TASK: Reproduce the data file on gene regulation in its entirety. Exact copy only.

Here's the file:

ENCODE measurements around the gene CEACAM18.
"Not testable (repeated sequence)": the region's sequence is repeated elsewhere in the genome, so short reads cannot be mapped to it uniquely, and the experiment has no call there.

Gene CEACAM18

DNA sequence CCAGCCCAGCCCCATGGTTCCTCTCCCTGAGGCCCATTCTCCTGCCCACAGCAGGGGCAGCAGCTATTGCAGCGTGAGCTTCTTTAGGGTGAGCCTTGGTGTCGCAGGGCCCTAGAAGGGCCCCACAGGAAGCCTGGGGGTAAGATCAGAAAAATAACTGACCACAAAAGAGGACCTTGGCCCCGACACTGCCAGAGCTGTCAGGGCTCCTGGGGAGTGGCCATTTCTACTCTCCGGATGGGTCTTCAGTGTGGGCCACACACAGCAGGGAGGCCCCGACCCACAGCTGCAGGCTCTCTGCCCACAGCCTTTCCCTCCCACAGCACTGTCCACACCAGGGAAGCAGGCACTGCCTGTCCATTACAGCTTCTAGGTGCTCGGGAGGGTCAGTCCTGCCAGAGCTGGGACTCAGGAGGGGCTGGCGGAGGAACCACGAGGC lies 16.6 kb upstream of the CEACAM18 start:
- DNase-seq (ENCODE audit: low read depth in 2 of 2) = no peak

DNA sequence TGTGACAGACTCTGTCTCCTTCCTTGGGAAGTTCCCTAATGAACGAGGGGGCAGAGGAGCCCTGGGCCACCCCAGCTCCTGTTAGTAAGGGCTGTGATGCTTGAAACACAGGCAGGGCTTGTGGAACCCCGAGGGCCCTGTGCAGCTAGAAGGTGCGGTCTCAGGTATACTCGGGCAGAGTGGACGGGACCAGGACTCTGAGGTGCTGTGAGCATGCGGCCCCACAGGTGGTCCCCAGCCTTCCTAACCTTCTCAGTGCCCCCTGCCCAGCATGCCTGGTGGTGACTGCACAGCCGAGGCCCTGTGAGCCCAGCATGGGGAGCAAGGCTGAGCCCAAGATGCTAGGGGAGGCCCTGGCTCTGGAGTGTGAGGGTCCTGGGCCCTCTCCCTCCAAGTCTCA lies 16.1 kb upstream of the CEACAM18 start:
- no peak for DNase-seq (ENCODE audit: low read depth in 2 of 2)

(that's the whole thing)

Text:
ENCODE measurements around the gene CEACAM18.
"Not testable (repeated sequence)": the region's sequence is repeated elsewhere in the genome, so short reads cannot be mapped to it uniquely, and the experiment has no call there.

Gene CEACAM18

DNA sequence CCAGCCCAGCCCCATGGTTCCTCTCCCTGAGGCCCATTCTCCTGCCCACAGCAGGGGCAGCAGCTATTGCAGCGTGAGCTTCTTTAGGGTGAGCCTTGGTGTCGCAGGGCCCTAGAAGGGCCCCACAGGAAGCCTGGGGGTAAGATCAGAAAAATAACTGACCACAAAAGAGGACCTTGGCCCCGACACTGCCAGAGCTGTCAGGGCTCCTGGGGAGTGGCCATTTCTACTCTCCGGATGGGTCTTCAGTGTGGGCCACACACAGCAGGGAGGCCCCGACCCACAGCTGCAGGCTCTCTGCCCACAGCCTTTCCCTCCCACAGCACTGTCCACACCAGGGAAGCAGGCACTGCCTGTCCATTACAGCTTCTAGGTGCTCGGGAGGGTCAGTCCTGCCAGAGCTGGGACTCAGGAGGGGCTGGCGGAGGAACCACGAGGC lies 16.6 kb upstream of the CEACAM18 start:
- DNase-seq (ENCODE audit: low read depth in 2 of 2) = no peak

DNA sequence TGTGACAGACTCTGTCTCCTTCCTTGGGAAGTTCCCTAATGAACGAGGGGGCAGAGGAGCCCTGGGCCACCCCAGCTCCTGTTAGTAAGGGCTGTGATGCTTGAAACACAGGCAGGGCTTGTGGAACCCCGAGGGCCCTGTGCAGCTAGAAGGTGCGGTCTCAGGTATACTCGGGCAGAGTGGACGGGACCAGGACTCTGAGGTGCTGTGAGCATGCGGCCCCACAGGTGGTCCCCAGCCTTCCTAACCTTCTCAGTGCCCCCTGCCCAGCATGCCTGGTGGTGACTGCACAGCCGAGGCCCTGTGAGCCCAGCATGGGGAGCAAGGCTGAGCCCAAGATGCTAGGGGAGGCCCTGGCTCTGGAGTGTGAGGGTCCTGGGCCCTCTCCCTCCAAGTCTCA lies 16.1 kb upstream of the CEACAM18 start:
- no peak for DNase-seq (ENCODE audit: low read depth in 2 of 2)